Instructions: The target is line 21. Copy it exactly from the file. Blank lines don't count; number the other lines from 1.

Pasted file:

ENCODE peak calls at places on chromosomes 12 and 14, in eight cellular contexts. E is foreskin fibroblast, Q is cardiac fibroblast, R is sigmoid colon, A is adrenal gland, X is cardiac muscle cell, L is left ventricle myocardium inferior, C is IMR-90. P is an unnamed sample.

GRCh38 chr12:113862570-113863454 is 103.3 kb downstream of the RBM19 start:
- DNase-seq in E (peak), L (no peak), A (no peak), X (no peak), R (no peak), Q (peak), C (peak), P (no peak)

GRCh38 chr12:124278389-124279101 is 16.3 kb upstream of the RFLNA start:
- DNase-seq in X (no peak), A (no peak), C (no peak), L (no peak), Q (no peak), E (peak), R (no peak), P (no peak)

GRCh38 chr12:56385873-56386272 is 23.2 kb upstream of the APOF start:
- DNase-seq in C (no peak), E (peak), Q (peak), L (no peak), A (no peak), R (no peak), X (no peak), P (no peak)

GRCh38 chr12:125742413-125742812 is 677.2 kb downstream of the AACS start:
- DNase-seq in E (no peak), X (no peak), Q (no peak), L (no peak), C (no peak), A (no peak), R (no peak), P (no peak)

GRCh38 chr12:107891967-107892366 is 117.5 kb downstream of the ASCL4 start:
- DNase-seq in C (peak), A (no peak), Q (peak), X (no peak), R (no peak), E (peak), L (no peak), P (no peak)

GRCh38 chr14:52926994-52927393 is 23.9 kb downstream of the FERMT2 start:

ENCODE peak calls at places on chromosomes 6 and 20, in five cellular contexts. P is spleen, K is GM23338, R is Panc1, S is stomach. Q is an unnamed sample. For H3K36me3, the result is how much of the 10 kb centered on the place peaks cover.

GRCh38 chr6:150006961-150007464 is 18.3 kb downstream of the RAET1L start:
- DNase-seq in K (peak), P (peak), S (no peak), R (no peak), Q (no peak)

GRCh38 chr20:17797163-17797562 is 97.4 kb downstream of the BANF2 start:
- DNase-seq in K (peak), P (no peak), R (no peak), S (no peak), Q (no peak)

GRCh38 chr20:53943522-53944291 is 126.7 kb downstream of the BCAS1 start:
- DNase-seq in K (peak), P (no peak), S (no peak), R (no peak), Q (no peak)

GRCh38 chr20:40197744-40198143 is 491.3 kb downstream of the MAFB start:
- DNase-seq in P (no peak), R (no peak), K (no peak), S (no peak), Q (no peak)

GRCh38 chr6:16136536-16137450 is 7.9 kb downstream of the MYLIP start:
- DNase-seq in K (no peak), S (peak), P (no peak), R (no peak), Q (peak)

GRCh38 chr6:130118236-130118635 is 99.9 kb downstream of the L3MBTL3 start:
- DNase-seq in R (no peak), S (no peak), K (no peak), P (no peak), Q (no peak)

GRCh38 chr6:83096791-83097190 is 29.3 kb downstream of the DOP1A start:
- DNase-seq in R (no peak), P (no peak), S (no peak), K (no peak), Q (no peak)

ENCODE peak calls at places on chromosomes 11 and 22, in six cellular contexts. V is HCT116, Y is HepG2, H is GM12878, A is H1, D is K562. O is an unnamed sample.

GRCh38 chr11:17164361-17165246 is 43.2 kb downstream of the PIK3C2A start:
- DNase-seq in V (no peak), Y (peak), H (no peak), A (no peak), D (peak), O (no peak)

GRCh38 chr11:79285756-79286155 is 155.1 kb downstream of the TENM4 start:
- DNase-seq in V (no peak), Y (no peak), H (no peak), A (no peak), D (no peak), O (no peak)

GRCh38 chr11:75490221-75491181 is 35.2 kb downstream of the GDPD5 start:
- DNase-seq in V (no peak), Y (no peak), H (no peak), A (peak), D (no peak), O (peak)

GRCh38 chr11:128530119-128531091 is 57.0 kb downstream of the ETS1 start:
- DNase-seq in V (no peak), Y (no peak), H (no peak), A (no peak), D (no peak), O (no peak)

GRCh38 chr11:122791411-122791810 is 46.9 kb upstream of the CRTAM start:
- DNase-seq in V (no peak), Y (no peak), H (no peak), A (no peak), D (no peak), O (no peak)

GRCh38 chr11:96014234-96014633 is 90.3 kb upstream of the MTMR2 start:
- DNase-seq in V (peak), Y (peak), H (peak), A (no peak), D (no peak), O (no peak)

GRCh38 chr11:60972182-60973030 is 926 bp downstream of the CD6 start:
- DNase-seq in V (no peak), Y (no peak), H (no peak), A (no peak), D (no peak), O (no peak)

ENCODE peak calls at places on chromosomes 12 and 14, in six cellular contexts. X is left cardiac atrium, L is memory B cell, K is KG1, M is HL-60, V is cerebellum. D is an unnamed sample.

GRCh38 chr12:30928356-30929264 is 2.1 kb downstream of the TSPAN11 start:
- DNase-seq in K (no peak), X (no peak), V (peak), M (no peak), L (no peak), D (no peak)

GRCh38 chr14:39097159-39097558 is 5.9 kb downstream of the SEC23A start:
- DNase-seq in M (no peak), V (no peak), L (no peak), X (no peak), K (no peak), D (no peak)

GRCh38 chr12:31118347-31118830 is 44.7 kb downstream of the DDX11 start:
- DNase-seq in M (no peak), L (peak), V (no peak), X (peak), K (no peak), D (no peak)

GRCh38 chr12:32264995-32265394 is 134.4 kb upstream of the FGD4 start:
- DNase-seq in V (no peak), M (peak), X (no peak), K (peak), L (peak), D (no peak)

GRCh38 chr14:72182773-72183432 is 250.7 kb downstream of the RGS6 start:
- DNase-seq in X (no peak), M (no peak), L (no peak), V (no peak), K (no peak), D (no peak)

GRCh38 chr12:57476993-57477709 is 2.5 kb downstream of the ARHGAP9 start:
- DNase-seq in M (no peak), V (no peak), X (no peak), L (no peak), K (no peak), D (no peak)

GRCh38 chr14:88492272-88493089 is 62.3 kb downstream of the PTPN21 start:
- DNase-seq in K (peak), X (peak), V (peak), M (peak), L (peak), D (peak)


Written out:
- DNase-seq in P (no peak), R (no peak), K (no peak), S (no peak), Q (no peak)